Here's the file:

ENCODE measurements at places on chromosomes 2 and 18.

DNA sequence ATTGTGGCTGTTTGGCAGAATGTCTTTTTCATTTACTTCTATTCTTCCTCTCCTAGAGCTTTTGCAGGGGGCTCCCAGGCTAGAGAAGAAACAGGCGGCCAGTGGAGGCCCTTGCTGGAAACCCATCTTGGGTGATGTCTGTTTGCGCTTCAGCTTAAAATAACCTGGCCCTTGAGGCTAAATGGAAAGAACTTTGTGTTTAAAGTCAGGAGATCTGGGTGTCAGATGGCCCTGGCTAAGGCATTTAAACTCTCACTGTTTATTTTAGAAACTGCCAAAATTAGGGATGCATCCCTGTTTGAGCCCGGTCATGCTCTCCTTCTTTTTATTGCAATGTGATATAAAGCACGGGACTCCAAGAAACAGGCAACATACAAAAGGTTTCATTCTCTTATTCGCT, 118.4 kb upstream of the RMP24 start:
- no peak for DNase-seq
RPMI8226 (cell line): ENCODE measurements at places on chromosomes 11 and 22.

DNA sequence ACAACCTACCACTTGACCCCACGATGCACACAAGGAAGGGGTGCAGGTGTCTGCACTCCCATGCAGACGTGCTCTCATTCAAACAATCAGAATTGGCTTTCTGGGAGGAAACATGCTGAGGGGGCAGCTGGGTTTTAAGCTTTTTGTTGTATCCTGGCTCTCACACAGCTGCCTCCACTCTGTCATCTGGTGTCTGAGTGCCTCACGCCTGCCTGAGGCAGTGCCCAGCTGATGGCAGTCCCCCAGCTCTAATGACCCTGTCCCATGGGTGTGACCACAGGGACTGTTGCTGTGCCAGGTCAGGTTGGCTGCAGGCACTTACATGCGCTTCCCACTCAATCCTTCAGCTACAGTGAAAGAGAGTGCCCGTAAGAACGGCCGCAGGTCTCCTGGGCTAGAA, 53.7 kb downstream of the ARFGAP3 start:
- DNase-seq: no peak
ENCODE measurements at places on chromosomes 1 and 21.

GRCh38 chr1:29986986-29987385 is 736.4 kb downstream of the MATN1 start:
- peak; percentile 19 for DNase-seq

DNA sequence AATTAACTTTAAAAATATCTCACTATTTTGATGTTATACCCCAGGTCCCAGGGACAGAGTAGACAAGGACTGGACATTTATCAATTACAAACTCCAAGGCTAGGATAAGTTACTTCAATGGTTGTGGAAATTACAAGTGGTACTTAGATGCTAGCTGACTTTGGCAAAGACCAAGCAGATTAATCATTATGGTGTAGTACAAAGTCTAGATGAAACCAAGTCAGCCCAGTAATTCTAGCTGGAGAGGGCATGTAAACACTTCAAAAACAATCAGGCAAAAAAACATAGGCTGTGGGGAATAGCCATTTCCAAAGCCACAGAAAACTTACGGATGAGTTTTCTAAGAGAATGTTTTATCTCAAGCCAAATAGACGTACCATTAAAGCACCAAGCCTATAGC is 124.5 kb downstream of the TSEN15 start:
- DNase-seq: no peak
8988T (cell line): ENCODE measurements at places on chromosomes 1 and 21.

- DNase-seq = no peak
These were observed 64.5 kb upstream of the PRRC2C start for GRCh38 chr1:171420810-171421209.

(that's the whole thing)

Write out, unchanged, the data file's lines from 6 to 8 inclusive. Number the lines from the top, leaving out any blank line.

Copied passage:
- DNase-seq: no peak
ENCODE measurements at places on chromosomes 1 and 21.

GRCh38 chr1:29986986-29987385 is 736.4 kb downstream of the MATN1 start: